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Australian Gillard Government Silent on Disabilities Report

Published: 2010-10-04
Author: ASSID
Peer-Reviewed: N/A
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Synopsis: Government remains silent as thousands of Australians with intellectual and developmental disabilities subject to serious abuses of human rights. The Gillard Government remains silent as thousands of Australians with intellectual and developmental disabilities are subject to serious abuses of their human rights.

Main Digest

The Gillard Government remains silent as thousands of Australians with intellectual and developmental disabilities are subject to serious abuses of their human rights.


A recent article published in the September issues of the scientific journal, the Journal of Intellectual & Developmental Disabilities, documents the tip of the iceberg, based on data from Victoria, and highlights the absence of any nationally co-ordinated effort to monitor or regulate the use of chemical, mechanical and physical restraint and seclusion in disability services.

Among the former Rudd Labor Government's first actions on taking office was to commit Australia to the United Nations Convention on the Rights of People with Disabilities. The former Parliamentary Secretary for Disabilities, the Hon. Bill Shorten, sort to hold state governments to account for their failure to address the misuse of restrictive and dangerous interventions such as chemical, physical and mechanical restrain and seclusion. However, with the transition to a new government, the voice and interests of Australians with intellectual disability, many of whom are unable to express their concerns at the ballot box because of their disability, is not being heard. So too, threats to the occupational health and safety of the many committed staff who provide support, and who are expected to use these dangerous and inhumane practices in poorly resourced services remain unaddressed.

Government officials have declined to make public, or to speak to a report commissioned by the former Parliamentary Secretary for Disabilities. This report scopes the extent to which state governments have been able to address these issues and proposes potential solutions, including action to be co-ordinated by the Commonwealth. Furthermore, the recently appointed Parliamentary Secretary for Disabilities, Queensland Senator the Hon. Jan McLucas, has been unable to provide active representation for an Australasian forum convened to discuss the treatment of people with intellectual and developmental disabilities in services across Australia and New Zealand. The Australian government's silence and lack of engagement with these issues is in contrast to that of the New Zealand Minister for Disability Issues, who is sending a high level delegation to actively participate and present at the restrictive practices forum.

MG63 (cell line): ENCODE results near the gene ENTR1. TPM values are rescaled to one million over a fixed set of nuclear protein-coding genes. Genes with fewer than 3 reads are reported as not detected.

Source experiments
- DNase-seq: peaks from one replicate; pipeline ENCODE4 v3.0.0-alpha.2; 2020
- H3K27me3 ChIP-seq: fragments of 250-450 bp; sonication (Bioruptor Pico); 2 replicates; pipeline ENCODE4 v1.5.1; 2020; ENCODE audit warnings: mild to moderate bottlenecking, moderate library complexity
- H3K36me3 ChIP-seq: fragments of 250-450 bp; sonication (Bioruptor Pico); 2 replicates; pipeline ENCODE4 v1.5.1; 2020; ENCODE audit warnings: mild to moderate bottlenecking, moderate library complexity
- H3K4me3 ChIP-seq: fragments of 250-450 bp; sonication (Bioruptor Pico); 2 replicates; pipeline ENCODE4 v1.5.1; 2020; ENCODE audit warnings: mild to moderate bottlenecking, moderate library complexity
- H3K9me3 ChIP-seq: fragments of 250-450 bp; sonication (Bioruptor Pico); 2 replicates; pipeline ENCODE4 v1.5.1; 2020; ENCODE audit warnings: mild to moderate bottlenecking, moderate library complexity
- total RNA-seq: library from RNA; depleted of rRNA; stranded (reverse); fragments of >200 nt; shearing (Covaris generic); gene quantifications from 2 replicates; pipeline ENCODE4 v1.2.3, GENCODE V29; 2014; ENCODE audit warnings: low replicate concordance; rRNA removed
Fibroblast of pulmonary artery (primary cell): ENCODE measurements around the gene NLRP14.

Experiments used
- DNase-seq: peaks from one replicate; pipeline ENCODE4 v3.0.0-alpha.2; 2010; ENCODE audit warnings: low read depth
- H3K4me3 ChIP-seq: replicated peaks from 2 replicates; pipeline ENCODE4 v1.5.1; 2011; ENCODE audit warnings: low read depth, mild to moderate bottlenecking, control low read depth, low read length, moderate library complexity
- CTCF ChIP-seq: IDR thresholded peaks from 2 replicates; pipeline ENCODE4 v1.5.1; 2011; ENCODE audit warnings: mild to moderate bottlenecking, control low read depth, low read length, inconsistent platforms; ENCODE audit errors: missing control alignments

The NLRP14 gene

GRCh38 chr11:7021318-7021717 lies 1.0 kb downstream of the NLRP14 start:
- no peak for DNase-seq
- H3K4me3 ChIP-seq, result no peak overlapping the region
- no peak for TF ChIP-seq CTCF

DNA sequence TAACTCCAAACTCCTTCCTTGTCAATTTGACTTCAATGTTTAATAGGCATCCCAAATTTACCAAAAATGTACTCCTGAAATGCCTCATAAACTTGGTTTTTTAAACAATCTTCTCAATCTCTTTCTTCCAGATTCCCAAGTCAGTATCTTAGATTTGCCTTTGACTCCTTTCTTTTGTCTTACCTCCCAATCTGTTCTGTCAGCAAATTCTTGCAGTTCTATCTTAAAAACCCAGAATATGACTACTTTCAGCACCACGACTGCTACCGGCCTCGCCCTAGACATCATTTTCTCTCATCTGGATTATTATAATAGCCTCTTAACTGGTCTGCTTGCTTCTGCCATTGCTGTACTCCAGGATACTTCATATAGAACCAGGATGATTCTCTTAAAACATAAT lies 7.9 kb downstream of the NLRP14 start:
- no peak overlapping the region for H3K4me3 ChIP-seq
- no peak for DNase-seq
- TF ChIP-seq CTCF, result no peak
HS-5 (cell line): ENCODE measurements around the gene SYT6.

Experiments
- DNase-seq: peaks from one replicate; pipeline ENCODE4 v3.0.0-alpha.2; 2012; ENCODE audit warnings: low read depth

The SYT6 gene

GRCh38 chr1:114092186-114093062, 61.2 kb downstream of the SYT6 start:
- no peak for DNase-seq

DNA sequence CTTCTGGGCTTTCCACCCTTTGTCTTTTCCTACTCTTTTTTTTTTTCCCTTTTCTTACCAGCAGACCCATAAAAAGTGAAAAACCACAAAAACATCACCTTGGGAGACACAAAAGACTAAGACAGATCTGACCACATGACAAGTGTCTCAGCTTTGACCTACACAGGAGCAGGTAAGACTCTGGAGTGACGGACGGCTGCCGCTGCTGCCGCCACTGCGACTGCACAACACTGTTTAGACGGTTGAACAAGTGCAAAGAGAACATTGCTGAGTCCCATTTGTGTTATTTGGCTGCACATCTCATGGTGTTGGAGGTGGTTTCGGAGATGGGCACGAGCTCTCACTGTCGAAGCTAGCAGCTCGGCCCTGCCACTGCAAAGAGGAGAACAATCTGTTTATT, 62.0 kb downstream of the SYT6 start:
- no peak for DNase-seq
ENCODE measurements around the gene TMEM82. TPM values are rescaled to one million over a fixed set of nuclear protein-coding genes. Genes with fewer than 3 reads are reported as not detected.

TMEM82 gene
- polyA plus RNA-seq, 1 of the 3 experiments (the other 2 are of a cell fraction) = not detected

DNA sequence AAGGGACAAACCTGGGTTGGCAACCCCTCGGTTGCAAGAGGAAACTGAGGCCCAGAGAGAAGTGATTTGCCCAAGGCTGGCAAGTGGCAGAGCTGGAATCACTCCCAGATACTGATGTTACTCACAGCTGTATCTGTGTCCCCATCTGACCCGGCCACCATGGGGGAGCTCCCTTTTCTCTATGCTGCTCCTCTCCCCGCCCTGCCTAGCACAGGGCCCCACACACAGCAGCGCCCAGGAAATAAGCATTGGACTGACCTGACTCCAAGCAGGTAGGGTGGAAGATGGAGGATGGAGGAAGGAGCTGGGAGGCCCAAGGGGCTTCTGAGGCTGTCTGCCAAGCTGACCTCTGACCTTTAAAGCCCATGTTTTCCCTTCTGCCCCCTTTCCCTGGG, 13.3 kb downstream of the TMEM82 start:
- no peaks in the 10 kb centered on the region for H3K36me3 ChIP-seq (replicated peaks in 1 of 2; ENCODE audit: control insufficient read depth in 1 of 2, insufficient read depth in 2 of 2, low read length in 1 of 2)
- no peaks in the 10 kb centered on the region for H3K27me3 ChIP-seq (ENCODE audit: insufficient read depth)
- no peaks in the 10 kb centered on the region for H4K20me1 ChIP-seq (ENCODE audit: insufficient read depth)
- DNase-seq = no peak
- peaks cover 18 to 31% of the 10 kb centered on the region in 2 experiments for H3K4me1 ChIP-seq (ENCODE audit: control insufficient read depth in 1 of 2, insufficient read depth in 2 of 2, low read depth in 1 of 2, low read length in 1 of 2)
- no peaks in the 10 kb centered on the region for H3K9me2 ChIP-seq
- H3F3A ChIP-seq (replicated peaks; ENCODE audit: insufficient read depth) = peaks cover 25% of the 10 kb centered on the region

The forum will be conducted on Thursday 30th September, during the 45th annual conference of the Australasian Society for the Study of Intellectual Disability, at the Hilton Hotel, Brisbane. It is the third in a series of Australasian forums on this issue. The forum has contributed to national position statements being released by the Australasian Society or the Study of Intellectual Disability (ASSID), and the Australian Psychological Society (APS).

ASSID notes that, in Australia, the Commonwealth Government has already taken a lead role to co-ordinate and fund national action to address the use of restrictive practices in public mental health services. However, this action has not extended to address the needs of vulnerable citizens in disability services. Reports indicate that the National Mental Health Seclusion and Restraint Project has been of significant success, both in bringing about cultural change in mental health services and, importantly, reducing the frequency and intensity of restrictive practices in mental health services. These achievements have been made possible due largely to the instigation of an inter-jurisdictional strategy, endorsed by the Australian Health Ministers' Advisory Council (AHMAC).

ASSID is seeking the establishment of a national strategy in the disability sector to address the use of restrictive practices, similar to that already instigated by the Commonwealth for the mental health sector. Such a strategy will require education of the workforce and substantial efforts to bring about cultural change in the delivery of disability services, consistent with our obligations under the UN Convention on the Rights of Persons with Disability. Resource priorities for commonwealth and state governments will need to be reviewed, together with the development of a comprehensive practice standards framework and a scientifically robust national monitoring system to ensure accountability.

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